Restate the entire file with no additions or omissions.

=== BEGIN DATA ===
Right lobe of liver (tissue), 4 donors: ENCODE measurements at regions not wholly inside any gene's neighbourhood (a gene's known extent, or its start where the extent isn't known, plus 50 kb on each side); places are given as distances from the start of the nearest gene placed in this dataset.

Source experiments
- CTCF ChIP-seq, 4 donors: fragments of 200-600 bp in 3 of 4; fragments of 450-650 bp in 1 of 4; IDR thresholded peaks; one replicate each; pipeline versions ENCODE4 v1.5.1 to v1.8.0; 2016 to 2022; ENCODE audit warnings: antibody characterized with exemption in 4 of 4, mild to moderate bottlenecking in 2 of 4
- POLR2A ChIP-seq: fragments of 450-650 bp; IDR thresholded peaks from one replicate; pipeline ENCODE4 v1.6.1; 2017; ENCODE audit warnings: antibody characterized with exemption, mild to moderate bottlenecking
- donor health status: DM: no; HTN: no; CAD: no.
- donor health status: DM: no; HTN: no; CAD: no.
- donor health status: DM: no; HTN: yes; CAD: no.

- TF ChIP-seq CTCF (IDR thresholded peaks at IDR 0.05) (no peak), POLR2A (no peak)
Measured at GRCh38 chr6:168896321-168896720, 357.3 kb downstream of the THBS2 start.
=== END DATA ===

Right lobe of liver (tissue), 4 donors: ENCODE measurements at regions not wholly inside any gene's neighbourhood (a gene's known extent, or its start where the extent isn't known, plus 50 kb on each side); places are given as distances from the start of the nearest gene placed in this dataset.

Source experiments
- CTCF ChIP-seq, 4 donors: fragments of 200-600 bp in 3 of 4; fragments of 450-650 bp in 1 of 4; IDR thresholded peaks; one replicate each; pipeline versions ENCODE4 v1.5.1 to v1.8.0; 2016 to 2022; ENCODE audit warnings: antibody characterized with exemption in 4 of 4, mild to moderate bottlenecking in 2 of 4
- POLR2A ChIP-seq: fragments of 450-650 bp; IDR thresholded peaks from one replicate; pipeline ENCODE4 v1.6.1; 2017; ENCODE audit warnings: antibody characterized with exemption, mild to moderate bottlenecking
- donor health status: DM: no; HTN: no; CAD: no.
- donor health status: DM: no; HTN: no; CAD: no.
- donor health status: DM: no; HTN: yes; CAD: no.

- TF ChIP-seq CTCF (IDR thresholded peaks at IDR 0.05) (no peak), POLR2A (no peak)
Measured at GRCh38 chr6:168896321-168896720, 357.3 kb downstream of the THBS2 start.